Confession is defined under the s 10 Criminal Law Amendment Act 1894 (Qld). It states that confession, in a criminal proceeding, induced by any threat or promised by a person in authority, is not admissible. Also, involuntary confession is inadmissible in common law: McDermott v R. Although a confession may be admissible, it’s can be excluded based on a judge’s discretion.


In Tofilau, a confession was not admissible since there was a promise of an advantage of joining the criminal gang made by a person in authority. The Tofilau case is a particularly important case as it sets out two standard rules of voluntariness.

  • Basal voluntariness: The confession could be exerted by anyone, but it must be free from compulsion or coercion.
  • The confession must be free from threats or inducements by a person in authority.

There is a question as to the phrase “in authority”. Usually, “in authority” includes the police or a person who is acting as an agent for the police, but it also includes a lawyer who is acting as an agent of the police. In R v NP; ex parte A-G, a lawyer of NP pursuaded the accused to confess to reduce the sentence. The court said that the lawyer was acting “in authority”, holding out a promise, because the accused knew that the lawyer talked to the police and the lawyer was acting as an agent of the police. Also, in R v Thomas, the confession was not admissible since his confession was endorsed by AFP.

If the confession is voluntarily made to friends or others without any threats, it is admissible. In Pavic, Pavic committed a serious offence, murder. Later, he confessed to his friend about the incident. The confession was voluntarily made and he knew that there was a risk to doing it. The confession was admissible and he was found guilty.



Discretion to exclude admissible evidence – Unfairness

The court exercises discretion to exclude admissible evidence on grounds of unfairness: R v Swaffield; Stephen Edward Foster v R. Under the statute, evidence can be rejected due to unfairness and expediency, in interests of justice: ss 130 and 98 EAQ. Also, if the risk of prejudicial effect outweighs probative value, to prevent miscarriages of justice, confessions can be excluded: R v Duggan. In Duggan, the trial judge stated that since the police failed to adequately warn the pursuant of the PPRA requirements, the entire admission was not admissible, only the first admission statement.


Witness Examination for DNA Expert Witness


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Examination in Chief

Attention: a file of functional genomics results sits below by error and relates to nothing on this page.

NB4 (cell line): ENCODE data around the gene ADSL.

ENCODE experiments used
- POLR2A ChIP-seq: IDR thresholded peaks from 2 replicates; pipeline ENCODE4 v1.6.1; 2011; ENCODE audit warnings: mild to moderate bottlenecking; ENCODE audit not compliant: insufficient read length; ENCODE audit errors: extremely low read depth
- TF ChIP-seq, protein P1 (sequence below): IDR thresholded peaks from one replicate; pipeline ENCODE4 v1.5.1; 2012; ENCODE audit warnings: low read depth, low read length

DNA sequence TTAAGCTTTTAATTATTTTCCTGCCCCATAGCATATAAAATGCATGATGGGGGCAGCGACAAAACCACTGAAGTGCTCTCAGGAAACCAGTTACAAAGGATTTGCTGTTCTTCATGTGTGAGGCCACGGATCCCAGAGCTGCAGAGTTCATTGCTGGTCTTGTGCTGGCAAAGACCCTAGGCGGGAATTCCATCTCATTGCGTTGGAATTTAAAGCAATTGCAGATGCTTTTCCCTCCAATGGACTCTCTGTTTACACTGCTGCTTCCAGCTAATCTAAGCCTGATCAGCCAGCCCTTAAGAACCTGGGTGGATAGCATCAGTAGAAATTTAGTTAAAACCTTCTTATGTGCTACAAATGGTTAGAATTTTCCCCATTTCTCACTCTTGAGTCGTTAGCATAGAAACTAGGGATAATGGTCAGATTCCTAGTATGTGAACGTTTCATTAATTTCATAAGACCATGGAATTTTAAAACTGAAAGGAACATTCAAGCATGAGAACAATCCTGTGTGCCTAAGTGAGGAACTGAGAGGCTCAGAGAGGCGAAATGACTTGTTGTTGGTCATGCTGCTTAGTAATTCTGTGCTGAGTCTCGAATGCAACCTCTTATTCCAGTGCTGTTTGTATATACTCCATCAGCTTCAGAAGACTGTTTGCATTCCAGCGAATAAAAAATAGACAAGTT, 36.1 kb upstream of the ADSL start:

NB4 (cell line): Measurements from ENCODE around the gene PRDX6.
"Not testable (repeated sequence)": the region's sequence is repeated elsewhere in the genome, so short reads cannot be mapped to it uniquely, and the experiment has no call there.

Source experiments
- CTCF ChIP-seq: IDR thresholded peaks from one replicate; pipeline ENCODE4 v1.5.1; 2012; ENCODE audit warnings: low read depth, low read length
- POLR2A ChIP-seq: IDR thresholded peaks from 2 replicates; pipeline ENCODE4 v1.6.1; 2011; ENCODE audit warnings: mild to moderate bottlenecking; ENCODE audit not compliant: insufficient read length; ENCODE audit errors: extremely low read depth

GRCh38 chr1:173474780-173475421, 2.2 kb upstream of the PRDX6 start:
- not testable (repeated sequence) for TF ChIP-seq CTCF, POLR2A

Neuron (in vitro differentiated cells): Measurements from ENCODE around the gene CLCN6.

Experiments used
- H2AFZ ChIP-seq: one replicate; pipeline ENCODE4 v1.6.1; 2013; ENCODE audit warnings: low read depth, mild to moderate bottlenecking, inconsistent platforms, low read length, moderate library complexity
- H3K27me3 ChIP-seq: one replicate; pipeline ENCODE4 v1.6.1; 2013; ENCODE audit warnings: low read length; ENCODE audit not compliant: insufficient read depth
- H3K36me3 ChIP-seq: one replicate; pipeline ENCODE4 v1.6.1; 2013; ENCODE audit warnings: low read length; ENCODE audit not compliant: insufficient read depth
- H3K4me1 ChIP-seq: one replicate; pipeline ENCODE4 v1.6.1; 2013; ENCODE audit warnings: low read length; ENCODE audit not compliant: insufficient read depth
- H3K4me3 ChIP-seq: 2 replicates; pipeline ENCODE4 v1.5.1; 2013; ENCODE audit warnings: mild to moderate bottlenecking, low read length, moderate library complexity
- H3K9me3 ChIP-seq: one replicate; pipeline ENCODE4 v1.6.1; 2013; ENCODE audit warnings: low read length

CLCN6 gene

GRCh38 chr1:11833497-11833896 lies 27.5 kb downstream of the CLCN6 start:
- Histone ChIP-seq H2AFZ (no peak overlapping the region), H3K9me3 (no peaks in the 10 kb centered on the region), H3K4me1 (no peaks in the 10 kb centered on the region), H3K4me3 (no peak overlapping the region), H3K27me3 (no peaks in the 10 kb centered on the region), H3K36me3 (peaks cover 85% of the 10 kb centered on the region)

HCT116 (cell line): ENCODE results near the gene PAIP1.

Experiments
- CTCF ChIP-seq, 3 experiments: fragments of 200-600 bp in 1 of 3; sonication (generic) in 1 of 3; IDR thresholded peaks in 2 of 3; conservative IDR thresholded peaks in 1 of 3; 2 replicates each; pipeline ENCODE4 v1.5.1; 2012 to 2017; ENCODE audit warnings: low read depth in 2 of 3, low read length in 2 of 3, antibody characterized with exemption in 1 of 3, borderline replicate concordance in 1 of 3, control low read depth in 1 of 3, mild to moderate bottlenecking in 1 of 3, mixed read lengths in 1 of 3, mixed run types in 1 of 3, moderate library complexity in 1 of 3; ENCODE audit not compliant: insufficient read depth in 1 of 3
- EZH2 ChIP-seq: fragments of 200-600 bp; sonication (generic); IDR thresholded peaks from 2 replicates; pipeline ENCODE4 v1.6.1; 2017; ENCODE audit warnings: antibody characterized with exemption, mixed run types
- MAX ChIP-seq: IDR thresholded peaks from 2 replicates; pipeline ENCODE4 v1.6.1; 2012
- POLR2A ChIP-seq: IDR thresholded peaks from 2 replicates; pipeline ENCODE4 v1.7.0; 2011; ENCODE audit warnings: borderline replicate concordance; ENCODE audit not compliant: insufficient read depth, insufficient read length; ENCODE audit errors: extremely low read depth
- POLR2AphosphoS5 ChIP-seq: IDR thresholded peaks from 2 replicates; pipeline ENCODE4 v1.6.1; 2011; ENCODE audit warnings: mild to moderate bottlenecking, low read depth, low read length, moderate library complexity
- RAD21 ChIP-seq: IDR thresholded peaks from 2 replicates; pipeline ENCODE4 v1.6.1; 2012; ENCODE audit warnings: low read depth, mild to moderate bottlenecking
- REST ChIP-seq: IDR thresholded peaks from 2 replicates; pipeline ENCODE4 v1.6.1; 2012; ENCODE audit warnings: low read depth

At this stage, leading questions, or blunt questions which lead to a yes/no answer are not admissible: Shaw.[1] However, there are some exceptions to leading questions in relation to the formal matters such as name, address or occupation.


Q: “ Ms. Bianca, could you please introduce yourself to the jury?”

Q: “Could you tell us about your qualifications?”

Q: “Do you belong to any professional organisations?”


The witness must have specialised knowledge based on training, study or experience and her/his opinion is must be wholly or substantially based on the specialised knowledge.[2] The above questions are asked to examine whether Ms. Bianca is a qualified expert witness for DNA evidence: Weal.[3]


Q: “Ms. Bianca, I would like you to look at the DNA report. Do you recognise this document?”

Q: “Could you tell us what date the report was written and what it says?”

Q: “ Is the content in this document true and correct?”


The court permits Ms. Bianca to refresh her memory by referring to the document, which was previously written by her.[4] The Counsel cannot ask Ms. Bianca about her former statement in order to maintain consistency.[5] In King,[6] the court considered four circumstances where the witness used a document to refresh their memory. Occasionally, this is allowed if an expert witness, who clearly created a document but has no independent memory of all events recorded in the document: Gillespie.[7]



Q: “Can you explained to us what methodology was used and how the statistical weighting was measured?”

Q: “Can you tell us about the error rate or limitations of this technique? If someone else used the same technique could it lead to reaching a different conclusion?”


In order for this expert’s witness opinion to be admissible, this technique must be in a recognised field of expertise: Honeysett.[8] Failure to validate technique makes expert opinions uncertain or questionable. However, limitations or errors should be disclosed and included in reports in the form of inclusion.[9]